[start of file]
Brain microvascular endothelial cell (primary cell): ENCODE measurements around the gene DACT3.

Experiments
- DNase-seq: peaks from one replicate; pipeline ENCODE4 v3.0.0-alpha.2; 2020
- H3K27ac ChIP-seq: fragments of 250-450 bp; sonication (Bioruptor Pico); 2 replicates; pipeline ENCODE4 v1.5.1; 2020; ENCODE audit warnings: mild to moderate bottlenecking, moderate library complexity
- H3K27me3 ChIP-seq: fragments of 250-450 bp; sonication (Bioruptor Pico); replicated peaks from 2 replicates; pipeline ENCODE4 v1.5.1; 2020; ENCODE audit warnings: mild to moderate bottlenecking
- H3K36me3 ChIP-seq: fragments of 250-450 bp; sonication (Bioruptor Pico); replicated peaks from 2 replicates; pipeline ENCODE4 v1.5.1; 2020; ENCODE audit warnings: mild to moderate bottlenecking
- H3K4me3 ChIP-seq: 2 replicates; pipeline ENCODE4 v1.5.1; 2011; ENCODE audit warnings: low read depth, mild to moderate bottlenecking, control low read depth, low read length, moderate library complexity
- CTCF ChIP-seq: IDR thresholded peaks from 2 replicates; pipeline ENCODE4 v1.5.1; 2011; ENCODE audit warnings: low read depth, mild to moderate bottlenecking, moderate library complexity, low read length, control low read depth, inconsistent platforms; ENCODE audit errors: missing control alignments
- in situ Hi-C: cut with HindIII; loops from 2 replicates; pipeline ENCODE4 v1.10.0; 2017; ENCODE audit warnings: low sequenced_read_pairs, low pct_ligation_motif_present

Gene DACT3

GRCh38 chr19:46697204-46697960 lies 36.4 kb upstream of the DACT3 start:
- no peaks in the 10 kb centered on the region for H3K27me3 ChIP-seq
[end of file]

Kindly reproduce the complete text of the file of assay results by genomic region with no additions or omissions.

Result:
Brain microvascular endothelial cell (primary cell): ENCODE measurements around the gene DACT3.

Experiments
- DNase-seq: peaks from one replicate; pipeline ENCODE4 v3.0.0-alpha.2; 2020
- H3K27ac ChIP-seq: fragments of 250-450 bp; sonication (Bioruptor Pico); 2 replicates; pipeline ENCODE4 v1.5.1; 2020; ENCODE audit warnings: mild to moderate bottlenecking, moderate library complexity
- H3K27me3 ChIP-seq: fragments of 250-450 bp; sonication (Bioruptor Pico); replicated peaks from 2 replicates; pipeline ENCODE4 v1.5.1; 2020; ENCODE audit warnings: mild to moderate bottlenecking
- H3K36me3 ChIP-seq: fragments of 250-450 bp; sonication (Bioruptor Pico); replicated peaks from 2 replicates; pipeline ENCODE4 v1.5.1; 2020; ENCODE audit warnings: mild to moderate bottlenecking
- H3K4me3 ChIP-seq: 2 replicates; pipeline ENCODE4 v1.5.1; 2011; ENCODE audit warnings: low read depth, mild to moderate bottlenecking, control low read depth, low read length, moderate library complexity
- CTCF ChIP-seq: IDR thresholded peaks from 2 replicates; pipeline ENCODE4 v1.5.1; 2011; ENCODE audit warnings: low read depth, mild to moderate bottlenecking, moderate library complexity, low read length, control low read depth, inconsistent platforms; ENCODE audit errors: missing control alignments
- in situ Hi-C: cut with HindIII; loops from 2 replicates; pipeline ENCODE4 v1.10.0; 2017; ENCODE audit warnings: low sequenced_read_pairs, low pct_ligation_motif_present

Gene DACT3

GRCh38 chr19:46697204-46697960 lies 36.4 kb upstream of the DACT3 start:
- no peaks in the 10 kb centered on the region for H3K27me3 ChIP-seq